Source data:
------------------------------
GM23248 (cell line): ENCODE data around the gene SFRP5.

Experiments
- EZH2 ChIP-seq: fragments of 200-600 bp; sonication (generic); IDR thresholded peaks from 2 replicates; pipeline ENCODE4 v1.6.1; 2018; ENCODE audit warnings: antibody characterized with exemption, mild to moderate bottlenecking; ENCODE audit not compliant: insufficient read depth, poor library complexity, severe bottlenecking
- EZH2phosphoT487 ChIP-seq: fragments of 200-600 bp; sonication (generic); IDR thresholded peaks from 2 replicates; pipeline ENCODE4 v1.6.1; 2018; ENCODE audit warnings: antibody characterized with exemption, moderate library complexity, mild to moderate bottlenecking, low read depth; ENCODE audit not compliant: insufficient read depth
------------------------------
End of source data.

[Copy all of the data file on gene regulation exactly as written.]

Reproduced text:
GM23248 (cell line): ENCODE data around the gene SFRP5.

Experiments
- EZH2 ChIP-seq: fragments of 200-600 bp; sonication (generic); IDR thresholded peaks from 2 replicates; pipeline ENCODE4 v1.6.1; 2018; ENCODE audit warnings: antibody characterized with exemption, mild to moderate bottlenecking; ENCODE audit not compliant: insufficient read depth, poor library complexity, severe bottlenecking
- EZH2phosphoT487 ChIP-seq: fragments of 200-600 bp; sonication (generic); IDR thresholded peaks from 2 replicates; pipeline ENCODE4 v1.6.1; 2018; ENCODE audit warnings: antibody characterized with exemption, moderate library complexity, mild to moderate bottlenecking, low read depth; ENCODE audit not compliant: insufficient read depth